Categories: Optics, Physics, Quantum mechanics, Two-level system.

Fermi’s golden rule

In quantum mechanics, Fermi’s golden rule expresses the transition rate between two states of a system, when a sinusoidal perturbation is applied at the resonance frequency ω=Eg/\omega = E_g / \hbar of the energy gap EgE_g. The main conclusion is that the rate is independent of time.

From time-dependent perturbation theory, we know that the transition probability for a particle in state a\Ket{a} to go to b\Ket{b} is as follows for a sinusoidal perturbation at frequency ω\omega:

Pab=Vba22sin2 ⁣((ωbaω)t/2)(ωbaω)2\begin{aligned} P_{ab} = \frac{|V_{ba}|^2}{\hbar^2} \frac{\sin^2\!\big((\omega_{ba} - \omega) t / 2\big)}{(\omega_{ba} - \omega)^2} \end{aligned}

Where ωba(EbEa)/\omega_{ba} \equiv (E_b - E_a) / \hbar. If we assume that b\Ket{b} irreversibly absorbs an unlimited number of particles, then we can interpret PabP_{ab} as the “amount” of the current particle that has transitioned since the last period 2πn/(ωba ⁣ ⁣ω)2 \pi n / (\omega_{ba} \!-\! \omega).

For generality, let EbE_b be the center of a state continuum with width ΔE\Delta E. In that case, PabP_{ab} must be modified as follows, where ρ(Ex)\rho(E_x) is the destination’s density of states:

Pab=Vba22EbΔE/2Eb+ΔE/2sin2 ⁣((ωxaω)t/2)(ωxaω)2ρ(Ex)dEx\begin{aligned} P_{ab} &= \frac{|V_{ba}|^2}{\hbar^2} \int_{E_b - \Delta E / 2}^{E_b + \Delta E / 2} \frac{\sin^2\!\big((\omega_{xa} - \omega) t / 2\big)}{(\omega_{xa} - \omega)^2} \:\rho(E_x) \dd{E_x} \end{aligned}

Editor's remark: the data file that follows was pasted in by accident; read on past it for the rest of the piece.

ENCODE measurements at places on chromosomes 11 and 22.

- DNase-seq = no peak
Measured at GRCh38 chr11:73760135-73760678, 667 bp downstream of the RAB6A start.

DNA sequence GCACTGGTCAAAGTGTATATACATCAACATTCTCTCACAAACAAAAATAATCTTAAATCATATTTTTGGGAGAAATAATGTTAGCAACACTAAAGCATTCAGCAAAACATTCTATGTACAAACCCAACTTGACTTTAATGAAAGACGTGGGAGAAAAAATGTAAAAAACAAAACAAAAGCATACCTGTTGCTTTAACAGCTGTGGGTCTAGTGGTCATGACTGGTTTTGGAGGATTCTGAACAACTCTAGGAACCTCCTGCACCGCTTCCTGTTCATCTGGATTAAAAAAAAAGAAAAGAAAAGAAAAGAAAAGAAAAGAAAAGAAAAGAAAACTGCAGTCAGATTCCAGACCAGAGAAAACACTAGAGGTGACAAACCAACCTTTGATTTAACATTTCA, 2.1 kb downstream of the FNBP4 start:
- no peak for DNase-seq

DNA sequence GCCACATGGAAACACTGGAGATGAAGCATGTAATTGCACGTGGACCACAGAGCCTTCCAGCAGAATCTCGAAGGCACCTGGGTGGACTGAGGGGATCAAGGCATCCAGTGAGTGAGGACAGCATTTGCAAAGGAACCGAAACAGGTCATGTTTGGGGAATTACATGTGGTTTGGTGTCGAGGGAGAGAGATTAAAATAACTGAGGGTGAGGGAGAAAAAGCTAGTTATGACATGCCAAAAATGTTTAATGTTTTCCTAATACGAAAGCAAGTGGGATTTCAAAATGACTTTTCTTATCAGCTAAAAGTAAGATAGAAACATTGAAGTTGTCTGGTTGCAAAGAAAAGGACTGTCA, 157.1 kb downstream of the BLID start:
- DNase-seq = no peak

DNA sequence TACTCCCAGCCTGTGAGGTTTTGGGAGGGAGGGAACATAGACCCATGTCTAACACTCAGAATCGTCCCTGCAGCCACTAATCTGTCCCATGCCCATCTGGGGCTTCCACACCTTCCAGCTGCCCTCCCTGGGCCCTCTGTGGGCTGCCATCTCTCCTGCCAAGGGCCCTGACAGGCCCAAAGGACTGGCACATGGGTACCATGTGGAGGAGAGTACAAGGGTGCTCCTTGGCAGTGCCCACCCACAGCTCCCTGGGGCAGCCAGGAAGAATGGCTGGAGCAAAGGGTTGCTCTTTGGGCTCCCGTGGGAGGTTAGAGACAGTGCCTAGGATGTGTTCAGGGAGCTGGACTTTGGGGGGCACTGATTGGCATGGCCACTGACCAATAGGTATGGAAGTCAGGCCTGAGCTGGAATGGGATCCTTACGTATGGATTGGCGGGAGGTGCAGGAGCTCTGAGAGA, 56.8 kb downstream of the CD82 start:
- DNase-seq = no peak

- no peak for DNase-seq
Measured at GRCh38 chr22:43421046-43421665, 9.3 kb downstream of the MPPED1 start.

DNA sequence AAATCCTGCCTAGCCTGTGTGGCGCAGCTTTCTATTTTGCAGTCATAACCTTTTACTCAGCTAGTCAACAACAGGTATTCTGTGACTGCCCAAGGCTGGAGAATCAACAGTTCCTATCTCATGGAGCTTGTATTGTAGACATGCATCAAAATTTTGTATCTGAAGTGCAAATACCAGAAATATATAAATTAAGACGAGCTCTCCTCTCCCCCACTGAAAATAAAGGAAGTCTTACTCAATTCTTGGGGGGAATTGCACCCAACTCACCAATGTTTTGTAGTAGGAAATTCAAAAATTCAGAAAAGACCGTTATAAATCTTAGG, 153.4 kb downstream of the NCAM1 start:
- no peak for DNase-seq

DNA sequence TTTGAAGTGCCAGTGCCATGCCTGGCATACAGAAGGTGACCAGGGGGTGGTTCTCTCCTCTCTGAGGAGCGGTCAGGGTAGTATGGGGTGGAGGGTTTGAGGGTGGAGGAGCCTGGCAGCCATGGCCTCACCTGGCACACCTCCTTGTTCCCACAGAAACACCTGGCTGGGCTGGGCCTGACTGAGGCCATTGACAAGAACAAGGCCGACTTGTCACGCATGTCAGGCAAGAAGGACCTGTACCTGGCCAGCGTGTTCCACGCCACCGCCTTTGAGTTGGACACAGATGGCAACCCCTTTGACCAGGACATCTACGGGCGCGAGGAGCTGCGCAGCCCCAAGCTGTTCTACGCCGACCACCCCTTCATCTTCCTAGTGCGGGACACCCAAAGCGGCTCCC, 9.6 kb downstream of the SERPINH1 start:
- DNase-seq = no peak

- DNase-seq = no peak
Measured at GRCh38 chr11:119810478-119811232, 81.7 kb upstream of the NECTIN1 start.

If EbE_b is not in a continuum, then ρ(Ex)=δ(ExEb)\rho(E_x) = \delta(E_x - E_b). The integrand is a sharp sinc-function around ExE_x. For large tt, it is so sharp that we can take out ρ(Ex)\rho(E_x). In that case, we also simplify the integration limits. Then we substitute x(ωxa ⁣ ⁣ω)/2x \equiv (\omega_{xa}\!-\!\omega) / 2 to get:

Pab2Vba2ρ(Eb)sin2(xt)x2dx\begin{aligned} P_{ab} &\approx \frac{2}{\hbar} |V_{ba}|^2 \rho(E_b) \int_{-\infty}^\infty \frac{\sin^2(x t)}{x^2} \:dx \end{aligned}

This definite integral turns out to be πt\pi |t|, so we find, because clearly t>0t > 0:

Pab=2πVba2ρ(Eb)t\begin{aligned} P_{ab} &= \frac{2 \pi}{\hbar} |V_{ba}|^2 \rho(E_b) \: t \end{aligned}

The transition rate RabR_{ab}, i.e. the number of particles per unit time, then takes this form:

Rab=Pabt=2πVba2ρ(Eb)\begin{aligned} \boxed{ R_{ab} = \pdv{P_{ab}}{t} = \frac{2 \pi}{\hbar} |V_{ba}|^2 \rho(E_b) } \end{aligned}

Note that the tt-dependence has disappeared, and all that remains is a constant factor involving Eb=Ea ⁣+ ⁣ωE_b = E_a \!+\! \hbar \omega, where ω\omega is the resonance frequency.


  1. D.J. Griffiths, D.F. Schroeter, Introduction to quantum mechanics, 3rd edition, Cambridge.